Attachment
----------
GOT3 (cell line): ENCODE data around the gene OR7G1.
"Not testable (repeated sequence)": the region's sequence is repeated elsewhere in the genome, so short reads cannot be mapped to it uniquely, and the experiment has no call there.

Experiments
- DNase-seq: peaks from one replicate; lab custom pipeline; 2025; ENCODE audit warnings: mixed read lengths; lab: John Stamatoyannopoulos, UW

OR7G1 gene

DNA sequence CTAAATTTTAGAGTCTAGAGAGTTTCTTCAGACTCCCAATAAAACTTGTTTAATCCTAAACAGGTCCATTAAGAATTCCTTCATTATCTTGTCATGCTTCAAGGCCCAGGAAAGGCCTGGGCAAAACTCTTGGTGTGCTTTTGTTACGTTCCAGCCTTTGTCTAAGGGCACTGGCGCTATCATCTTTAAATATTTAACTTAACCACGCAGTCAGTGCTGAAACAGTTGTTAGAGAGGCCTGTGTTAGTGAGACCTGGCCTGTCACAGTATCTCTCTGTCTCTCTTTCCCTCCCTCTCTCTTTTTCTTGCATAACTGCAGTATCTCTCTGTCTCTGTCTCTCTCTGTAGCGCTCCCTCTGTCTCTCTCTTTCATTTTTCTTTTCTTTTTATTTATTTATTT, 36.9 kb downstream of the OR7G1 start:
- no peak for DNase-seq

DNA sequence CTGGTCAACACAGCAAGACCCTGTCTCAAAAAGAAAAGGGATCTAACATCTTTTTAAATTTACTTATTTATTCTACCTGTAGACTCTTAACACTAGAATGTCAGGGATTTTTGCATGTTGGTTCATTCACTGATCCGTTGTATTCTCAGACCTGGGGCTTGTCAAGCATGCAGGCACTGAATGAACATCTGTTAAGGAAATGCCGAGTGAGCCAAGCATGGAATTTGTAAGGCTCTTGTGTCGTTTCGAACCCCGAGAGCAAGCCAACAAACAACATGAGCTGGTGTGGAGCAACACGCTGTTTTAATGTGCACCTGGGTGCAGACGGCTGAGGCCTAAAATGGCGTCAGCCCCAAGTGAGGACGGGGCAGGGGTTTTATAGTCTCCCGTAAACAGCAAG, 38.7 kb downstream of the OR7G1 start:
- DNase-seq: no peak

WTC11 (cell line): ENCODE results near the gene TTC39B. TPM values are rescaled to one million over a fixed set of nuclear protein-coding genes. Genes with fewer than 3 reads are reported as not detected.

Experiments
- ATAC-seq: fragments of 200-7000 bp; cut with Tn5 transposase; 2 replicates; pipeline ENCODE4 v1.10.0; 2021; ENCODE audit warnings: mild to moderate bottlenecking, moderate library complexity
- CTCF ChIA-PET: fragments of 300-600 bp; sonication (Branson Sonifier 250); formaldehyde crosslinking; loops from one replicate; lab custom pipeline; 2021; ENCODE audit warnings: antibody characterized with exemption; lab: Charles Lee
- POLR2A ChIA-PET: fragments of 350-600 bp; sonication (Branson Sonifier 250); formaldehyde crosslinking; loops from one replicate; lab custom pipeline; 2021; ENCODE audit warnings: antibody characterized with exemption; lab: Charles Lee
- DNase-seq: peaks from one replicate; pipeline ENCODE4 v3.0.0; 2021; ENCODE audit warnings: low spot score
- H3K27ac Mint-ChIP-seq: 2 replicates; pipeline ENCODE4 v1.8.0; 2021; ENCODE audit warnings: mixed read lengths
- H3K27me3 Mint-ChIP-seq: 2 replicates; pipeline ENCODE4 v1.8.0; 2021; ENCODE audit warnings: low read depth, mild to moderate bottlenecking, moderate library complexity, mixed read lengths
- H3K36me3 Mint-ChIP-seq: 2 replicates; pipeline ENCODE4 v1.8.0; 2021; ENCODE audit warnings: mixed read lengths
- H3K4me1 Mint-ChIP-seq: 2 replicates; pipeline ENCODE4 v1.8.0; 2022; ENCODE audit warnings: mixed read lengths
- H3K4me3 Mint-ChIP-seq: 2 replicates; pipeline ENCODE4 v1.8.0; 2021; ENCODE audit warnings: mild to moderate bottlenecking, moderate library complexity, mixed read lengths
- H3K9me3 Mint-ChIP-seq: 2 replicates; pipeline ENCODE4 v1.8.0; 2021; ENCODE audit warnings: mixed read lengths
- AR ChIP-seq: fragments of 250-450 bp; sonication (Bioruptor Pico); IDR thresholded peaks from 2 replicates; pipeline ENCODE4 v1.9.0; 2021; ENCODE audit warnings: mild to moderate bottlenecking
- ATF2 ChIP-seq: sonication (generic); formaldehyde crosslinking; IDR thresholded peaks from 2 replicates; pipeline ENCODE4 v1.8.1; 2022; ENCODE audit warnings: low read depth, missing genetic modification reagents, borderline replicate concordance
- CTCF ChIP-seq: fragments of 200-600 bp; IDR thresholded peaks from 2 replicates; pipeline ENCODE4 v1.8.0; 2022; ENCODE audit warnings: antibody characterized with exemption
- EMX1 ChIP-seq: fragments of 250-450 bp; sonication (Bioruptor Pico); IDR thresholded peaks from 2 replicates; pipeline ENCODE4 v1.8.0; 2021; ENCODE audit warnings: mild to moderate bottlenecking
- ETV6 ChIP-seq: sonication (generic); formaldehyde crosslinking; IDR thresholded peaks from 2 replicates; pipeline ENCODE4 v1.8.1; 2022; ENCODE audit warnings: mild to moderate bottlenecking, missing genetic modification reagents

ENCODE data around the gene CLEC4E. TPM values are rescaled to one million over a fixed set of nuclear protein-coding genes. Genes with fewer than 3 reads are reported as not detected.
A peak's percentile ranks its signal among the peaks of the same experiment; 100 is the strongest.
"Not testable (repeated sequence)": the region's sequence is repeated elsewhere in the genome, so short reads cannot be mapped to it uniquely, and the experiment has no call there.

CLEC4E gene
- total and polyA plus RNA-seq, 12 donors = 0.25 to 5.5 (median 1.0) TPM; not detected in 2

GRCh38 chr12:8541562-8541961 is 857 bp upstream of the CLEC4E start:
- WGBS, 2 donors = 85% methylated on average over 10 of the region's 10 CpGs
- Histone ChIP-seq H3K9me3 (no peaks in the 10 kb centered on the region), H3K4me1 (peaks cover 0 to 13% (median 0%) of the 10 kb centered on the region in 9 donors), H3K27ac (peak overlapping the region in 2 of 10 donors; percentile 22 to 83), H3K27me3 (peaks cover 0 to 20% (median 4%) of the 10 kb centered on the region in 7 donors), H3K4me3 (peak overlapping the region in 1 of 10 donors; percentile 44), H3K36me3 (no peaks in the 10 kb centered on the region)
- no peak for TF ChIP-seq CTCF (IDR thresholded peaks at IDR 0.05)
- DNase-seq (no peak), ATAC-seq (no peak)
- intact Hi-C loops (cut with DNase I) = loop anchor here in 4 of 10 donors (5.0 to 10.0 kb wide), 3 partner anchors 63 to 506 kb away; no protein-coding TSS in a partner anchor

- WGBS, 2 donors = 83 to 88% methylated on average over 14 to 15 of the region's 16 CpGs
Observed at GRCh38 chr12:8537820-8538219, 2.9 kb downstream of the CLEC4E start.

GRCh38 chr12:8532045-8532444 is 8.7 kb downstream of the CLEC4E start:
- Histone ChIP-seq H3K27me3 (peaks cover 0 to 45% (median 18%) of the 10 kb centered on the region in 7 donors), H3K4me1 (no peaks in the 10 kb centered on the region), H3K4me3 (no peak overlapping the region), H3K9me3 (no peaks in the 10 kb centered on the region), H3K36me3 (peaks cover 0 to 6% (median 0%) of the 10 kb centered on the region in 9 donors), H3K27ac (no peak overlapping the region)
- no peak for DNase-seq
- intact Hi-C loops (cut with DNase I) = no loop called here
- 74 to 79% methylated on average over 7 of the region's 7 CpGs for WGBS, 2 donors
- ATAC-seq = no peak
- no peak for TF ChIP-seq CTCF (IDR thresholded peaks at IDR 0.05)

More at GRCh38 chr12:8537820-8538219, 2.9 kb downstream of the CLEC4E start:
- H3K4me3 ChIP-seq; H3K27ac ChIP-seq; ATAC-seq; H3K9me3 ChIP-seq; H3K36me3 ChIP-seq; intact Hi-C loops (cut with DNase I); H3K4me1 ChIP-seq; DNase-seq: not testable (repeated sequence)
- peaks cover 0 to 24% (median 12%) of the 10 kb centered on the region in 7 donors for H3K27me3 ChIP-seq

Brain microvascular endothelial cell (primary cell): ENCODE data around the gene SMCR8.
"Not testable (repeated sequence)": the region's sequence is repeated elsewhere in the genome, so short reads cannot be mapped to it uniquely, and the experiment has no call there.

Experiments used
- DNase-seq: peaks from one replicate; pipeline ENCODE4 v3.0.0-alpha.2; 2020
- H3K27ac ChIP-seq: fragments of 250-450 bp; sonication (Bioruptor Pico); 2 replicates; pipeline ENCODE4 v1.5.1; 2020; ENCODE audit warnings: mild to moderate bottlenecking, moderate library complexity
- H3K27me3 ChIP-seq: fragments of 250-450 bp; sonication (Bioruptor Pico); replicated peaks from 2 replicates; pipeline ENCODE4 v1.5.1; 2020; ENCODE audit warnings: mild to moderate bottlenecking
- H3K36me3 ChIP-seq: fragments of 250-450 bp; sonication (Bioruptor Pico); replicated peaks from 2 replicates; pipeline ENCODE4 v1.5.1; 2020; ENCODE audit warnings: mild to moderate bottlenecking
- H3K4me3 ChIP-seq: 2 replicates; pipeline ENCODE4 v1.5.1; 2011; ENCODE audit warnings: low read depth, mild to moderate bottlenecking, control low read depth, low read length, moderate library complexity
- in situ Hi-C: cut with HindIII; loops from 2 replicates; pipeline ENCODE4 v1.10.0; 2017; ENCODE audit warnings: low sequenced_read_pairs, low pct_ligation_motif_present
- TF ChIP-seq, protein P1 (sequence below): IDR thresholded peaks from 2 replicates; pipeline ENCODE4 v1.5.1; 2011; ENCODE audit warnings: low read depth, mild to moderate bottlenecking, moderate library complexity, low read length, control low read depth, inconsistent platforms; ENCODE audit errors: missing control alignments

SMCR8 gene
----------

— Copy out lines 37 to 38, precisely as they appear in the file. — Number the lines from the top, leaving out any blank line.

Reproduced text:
- intact Hi-C loops (cut with DNase I) = loop anchor here in 4 of 10 donors (5.0 to 10.0 kb wide), 3 partner anchors 63 to 506 kb away; no protein-coding TSS in a partner anchor

- WGBS, 2 donors = 83 to 88% methylated on average over 14 to 15 of the region's 16 CpGs